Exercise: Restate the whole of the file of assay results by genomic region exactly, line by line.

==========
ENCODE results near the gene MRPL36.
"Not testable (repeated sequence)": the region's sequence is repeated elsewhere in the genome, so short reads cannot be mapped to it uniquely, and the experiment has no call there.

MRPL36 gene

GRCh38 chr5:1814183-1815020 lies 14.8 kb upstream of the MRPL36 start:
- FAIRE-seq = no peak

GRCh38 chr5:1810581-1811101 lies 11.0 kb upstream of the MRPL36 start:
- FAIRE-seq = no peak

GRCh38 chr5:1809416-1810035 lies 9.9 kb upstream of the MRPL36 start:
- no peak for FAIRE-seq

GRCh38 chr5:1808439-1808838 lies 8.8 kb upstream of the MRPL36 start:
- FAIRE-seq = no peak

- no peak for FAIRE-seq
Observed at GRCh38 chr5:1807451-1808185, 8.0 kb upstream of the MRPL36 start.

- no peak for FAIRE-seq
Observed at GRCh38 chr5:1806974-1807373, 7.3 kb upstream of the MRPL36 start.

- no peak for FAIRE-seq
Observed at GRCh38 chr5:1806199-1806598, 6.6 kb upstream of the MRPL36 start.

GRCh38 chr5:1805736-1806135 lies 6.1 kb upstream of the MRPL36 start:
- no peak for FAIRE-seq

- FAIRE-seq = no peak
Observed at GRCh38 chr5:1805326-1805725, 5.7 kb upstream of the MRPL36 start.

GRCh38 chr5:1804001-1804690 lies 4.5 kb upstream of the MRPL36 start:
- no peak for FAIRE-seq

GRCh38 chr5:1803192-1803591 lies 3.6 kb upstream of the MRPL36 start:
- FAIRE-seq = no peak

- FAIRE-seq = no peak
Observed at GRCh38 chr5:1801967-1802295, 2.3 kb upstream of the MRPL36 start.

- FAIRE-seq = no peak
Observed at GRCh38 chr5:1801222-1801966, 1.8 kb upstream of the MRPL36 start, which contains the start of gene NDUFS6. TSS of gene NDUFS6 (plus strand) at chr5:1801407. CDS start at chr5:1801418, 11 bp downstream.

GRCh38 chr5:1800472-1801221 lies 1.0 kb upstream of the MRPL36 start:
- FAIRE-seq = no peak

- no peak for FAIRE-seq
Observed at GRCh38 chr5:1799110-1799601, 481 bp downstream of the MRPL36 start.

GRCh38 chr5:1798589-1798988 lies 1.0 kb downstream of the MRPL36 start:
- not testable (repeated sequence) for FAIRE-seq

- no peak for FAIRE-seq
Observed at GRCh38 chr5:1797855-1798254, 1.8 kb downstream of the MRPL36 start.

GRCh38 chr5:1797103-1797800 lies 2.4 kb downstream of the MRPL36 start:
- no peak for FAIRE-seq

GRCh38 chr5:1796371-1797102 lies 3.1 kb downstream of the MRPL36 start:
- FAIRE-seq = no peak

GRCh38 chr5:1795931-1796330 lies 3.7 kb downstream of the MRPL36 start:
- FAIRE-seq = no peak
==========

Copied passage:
ENCODE results near the gene MRPL36.
"Not testable (repeated sequence)": the region's sequence is repeated elsewhere in the genome, so short reads cannot be mapped to it uniquely, and the experiment has no call there.

MRPL36 gene

GRCh38 chr5:1814183-1815020 lies 14.8 kb upstream of the MRPL36 start:
- FAIRE-seq = no peak

GRCh38 chr5:1810581-1811101 lies 11.0 kb upstream of the MRPL36 start:
- FAIRE-seq = no peak

GRCh38 chr5:1809416-1810035 lies 9.9 kb upstream of the MRPL36 start:
- no peak for FAIRE-seq

GRCh38 chr5:1808439-1808838 lies 8.8 kb upstream of the MRPL36 start:
- FAIRE-seq = no peak

- no peak for FAIRE-seq
Observed at GRCh38 chr5:1807451-1808185, 8.0 kb upstream of the MRPL36 start.

- no peak for FAIRE-seq
Observed at GRCh38 chr5:1806974-1807373, 7.3 kb upstream of the MRPL36 start.

- no peak for FAIRE-seq
Observed at GRCh38 chr5:1806199-1806598, 6.6 kb upstream of the MRPL36 start.

GRCh38 chr5:1805736-1806135 lies 6.1 kb upstream of the MRPL36 start:
- no peak for FAIRE-seq

- FAIRE-seq = no peak
Observed at GRCh38 chr5:1805326-1805725, 5.7 kb upstream of the MRPL36 start.

GRCh38 chr5:1804001-1804690 lies 4.5 kb upstream of the MRPL36 start:
- no peak for FAIRE-seq

GRCh38 chr5:1803192-1803591 lies 3.6 kb upstream of the MRPL36 start:
- FAIRE-seq = no peak

- FAIRE-seq = no peak
Observed at GRCh38 chr5:1801967-1802295, 2.3 kb upstream of the MRPL36 start.

- FAIRE-seq = no peak
Observed at GRCh38 chr5:1801222-1801966, 1.8 kb upstream of the MRPL36 start, which contains the start of gene NDUFS6. TSS of gene NDUFS6 (plus strand) at chr5:1801407. CDS start at chr5:1801418, 11 bp downstream.

GRCh38 chr5:1800472-1801221 lies 1.0 kb upstream of the MRPL36 start:
- FAIRE-seq = no peak

- no peak for FAIRE-seq
Observed at GRCh38 chr5:1799110-1799601, 481 bp downstream of the MRPL36 start.

GRCh38 chr5:1798589-1798988 lies 1.0 kb downstream of the MRPL36 start:
- not testable (repeated sequence) for FAIRE-seq

- no peak for FAIRE-seq
Observed at GRCh38 chr5:1797855-1798254, 1.8 kb downstream of the MRPL36 start.

GRCh38 chr5:1797103-1797800 lies 2.4 kb downstream of the MRPL36 start:
- no peak for FAIRE-seq

GRCh38 chr5:1796371-1797102 lies 3.1 kb downstream of the MRPL36 start:
- FAIRE-seq = no peak

GRCh38 chr5:1795931-1796330 lies 3.7 kb downstream of the MRPL36 start:
- FAIRE-seq = no peak